To read more about the report calling for a stricter definition of probiotics, including my comments on probiotic confusion, click here.

Sharpen Your Nutrition Skills: With a MOOC

10 Jul

Sharpen Your Nutrition Skills: With a MOOC

Is it time for you to brush up on your nutrition knowledge? If so, consider a MOOC.

Massive Open Online Courses (MOOCs) have taken center-stage in the debate about the values of distance learning. Since breaking onto the scene about 5 years ago, MOOCs have revolutionized information sharing at the higher education level.

For the most part, MOOCs tend to be free, online courses offered to large numbers of students over a short period of time. They’re generally taught by instructors from well-known institutions…meaning that essentially, you get big league knowledge on the fast and cheap.

Three of the biggest players in the MOOC arena are Coursera, Udacity, and edX – and they offer a wide range of courses, including some food and nutrition ones.

Through my position as an Assistant Clinical Professor of Nutrition at the University of California San Francisco’s graduate School of Nursing, I helped to develop and teach the first human nutrition course offering from Coursera. My class, entitled Nutrition for Health Promotion and Disease Prevention, has enrolled over 100,000 students from 100+ countries. There are continuing education credits available for Medical Doctors, Registered Nurses, Pharmacists, and Registered Dietitians.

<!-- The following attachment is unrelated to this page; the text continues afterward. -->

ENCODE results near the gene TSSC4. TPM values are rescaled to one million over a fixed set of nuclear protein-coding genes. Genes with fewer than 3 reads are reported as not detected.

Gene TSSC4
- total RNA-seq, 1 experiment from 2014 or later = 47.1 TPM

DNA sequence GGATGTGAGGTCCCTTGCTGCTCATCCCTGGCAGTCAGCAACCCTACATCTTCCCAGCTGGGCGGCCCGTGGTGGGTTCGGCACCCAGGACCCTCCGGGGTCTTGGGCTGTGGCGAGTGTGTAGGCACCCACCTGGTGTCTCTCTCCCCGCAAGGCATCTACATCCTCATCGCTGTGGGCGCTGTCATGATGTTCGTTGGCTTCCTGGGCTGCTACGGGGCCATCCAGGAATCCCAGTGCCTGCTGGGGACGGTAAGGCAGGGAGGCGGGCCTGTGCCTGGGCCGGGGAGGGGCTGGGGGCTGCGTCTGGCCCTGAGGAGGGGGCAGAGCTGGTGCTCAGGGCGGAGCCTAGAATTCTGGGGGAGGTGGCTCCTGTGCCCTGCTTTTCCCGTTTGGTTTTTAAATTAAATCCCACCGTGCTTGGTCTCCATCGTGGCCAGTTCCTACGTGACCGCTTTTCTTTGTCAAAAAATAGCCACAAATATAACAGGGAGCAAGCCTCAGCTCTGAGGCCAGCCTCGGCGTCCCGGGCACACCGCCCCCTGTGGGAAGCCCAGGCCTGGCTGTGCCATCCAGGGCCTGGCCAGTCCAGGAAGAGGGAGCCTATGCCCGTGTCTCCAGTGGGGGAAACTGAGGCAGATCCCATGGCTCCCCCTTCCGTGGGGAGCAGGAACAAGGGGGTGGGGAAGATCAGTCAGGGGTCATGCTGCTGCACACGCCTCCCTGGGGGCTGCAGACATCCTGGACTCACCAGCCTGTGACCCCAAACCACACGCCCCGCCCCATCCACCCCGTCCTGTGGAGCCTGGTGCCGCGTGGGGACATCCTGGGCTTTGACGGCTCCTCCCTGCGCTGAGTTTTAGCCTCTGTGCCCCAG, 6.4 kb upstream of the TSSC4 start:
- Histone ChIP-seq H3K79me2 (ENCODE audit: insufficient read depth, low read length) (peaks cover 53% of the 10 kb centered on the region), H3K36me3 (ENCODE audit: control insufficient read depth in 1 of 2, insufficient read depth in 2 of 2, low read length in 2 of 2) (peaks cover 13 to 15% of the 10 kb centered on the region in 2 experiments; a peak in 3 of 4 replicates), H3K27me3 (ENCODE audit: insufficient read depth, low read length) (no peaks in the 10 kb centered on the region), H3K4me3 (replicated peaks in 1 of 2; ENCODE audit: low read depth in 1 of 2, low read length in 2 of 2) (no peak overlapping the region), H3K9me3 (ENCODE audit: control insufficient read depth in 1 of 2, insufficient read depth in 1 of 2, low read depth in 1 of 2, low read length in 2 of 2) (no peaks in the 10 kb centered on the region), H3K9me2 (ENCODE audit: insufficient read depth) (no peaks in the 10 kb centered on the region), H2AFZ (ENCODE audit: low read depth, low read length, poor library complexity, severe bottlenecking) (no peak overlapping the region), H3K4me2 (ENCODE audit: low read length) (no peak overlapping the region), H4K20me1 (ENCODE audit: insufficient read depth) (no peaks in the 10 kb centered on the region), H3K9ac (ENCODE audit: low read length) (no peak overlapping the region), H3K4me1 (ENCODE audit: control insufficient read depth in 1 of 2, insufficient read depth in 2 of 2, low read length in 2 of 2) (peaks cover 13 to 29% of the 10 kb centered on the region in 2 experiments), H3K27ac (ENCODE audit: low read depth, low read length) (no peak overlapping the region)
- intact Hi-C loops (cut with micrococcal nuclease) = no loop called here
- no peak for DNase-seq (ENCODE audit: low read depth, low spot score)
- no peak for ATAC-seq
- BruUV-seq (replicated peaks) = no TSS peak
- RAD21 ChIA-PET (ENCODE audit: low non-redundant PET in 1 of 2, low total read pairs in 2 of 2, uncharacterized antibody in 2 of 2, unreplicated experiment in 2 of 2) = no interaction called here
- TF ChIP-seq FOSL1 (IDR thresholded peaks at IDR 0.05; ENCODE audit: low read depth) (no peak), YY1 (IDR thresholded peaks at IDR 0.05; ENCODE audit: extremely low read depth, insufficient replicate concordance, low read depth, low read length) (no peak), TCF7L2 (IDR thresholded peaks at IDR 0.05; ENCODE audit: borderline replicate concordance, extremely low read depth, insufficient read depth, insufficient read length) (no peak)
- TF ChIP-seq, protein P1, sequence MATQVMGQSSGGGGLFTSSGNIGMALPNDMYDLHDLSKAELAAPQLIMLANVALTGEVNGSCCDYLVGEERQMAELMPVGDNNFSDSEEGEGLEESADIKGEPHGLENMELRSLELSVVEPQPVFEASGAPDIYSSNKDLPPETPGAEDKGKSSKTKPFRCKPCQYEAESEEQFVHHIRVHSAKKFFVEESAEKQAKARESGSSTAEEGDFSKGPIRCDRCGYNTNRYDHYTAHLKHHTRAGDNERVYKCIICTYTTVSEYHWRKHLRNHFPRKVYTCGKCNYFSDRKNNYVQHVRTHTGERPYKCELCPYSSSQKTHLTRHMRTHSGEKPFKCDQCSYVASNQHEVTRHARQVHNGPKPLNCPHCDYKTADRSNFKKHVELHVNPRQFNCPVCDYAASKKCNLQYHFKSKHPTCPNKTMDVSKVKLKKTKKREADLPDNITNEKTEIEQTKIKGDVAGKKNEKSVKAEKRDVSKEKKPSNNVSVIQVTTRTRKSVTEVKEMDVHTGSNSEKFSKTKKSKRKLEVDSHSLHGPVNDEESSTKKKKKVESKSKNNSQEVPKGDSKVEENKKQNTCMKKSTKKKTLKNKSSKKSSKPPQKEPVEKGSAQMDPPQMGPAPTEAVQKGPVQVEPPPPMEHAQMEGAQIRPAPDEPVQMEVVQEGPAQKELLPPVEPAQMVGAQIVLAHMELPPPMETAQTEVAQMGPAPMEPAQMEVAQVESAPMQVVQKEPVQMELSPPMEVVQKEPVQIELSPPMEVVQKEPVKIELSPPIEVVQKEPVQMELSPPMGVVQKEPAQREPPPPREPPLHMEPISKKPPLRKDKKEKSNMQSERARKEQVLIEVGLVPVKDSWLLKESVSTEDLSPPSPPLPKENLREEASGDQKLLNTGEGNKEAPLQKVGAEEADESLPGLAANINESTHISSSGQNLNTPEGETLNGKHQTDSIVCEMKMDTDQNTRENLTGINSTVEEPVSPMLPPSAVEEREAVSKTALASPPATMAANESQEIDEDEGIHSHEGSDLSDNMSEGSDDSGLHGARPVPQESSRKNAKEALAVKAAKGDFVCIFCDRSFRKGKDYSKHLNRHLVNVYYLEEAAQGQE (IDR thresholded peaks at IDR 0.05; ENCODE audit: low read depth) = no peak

Some of the other MOOCs I have loved and highly recommend are:

To learn more about other class options, click here for a full list of Coursera’s Food & Nutrition courses and here for Udacity’s Nutrition offerings.

To read more about my MOOC, check out this month’s feature in Food & Nutrition magazine.

Bolder Flavor from Boulder Canyon

7 Jul

Bolder Flavor from Boulder Canyon

A pleasant surprise greeted me from an otherwise dismal vending machine display the other day: Boulder Canyon’s Chipotle Cheese flavor Rice & Bean Snack Chips with Adzuki Beans.

Sure, these rice and bean chips were still chips – but they were pleasantly light and crispy with a subtle flavor and impressive nutrition profile.

You don’t see a lot of adzuki beans in snack foods – but these were great, with adzuki beans beinng the 3rd ingredient on the ingredient list (after rice flour and corn starch).

Adzuki beans are popular in Japanese cooking, and they’re small and light red-brown in color. A 1/2 cup of cooked beans nets you 8.5 grams of fiber with 9 grams protein for just 110 calories…so they’re certainly a great fiber find…if you can find them.

If you can’t get the real beans, the chips are an ok runner up. A 1.5 oz serving bag (about 30 chips) of Boulder Canyon’s Chipotle Cheese chips provides:

  • 215 calories
  • 11 g fat
  • 2 g saturated fat
  • 280 mg sodium
  • 26 g carbohydrate
  • 5 g dietary fiber
  • 3 g protein

And when you’re in a pinch, I’d say they’re a satiating snack food (albeit a bit high in sodium).